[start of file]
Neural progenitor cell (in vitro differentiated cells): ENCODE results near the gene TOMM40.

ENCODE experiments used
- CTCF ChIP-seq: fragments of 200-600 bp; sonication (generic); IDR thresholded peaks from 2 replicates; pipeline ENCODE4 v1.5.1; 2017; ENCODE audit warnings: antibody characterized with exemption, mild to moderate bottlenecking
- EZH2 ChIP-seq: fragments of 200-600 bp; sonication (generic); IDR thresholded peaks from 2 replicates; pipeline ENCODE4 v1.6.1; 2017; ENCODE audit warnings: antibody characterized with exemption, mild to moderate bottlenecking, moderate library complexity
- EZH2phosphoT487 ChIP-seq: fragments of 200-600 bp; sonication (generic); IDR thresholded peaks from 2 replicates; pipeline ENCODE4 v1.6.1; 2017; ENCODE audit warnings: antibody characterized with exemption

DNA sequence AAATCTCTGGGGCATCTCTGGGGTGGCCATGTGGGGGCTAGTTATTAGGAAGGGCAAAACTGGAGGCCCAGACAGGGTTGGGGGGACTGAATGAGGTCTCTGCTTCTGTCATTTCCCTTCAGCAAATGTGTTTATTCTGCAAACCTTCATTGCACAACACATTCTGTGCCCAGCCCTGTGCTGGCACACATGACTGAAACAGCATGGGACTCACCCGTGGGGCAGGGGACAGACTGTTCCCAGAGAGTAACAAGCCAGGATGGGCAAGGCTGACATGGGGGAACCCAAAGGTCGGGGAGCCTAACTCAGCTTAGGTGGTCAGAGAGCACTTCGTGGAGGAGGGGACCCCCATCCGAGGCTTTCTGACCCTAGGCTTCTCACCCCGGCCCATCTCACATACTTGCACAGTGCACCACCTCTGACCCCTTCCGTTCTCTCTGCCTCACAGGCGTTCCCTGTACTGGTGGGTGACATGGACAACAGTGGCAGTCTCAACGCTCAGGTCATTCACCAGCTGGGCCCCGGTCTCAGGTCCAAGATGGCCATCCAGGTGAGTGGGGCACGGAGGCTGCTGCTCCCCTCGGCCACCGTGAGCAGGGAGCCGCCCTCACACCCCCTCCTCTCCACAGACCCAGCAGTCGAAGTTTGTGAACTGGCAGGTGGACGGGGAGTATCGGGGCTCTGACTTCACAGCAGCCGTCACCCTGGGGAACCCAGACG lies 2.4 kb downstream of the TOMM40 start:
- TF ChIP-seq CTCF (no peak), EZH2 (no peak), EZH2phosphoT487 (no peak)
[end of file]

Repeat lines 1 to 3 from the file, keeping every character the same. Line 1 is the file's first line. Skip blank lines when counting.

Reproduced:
Neural progenitor cell (in vitro differentiated cells): ENCODE results near the gene TOMM40.

ENCODE experiments used
- CTCF ChIP-seq: fragments of 200-600 bp; sonication (generic); IDR thresholded peaks from 2 replicates; pipeline ENCODE4 v1.5.1; 2017; ENCODE audit warnings: antibody characterized with exemption, mild to moderate bottlenecking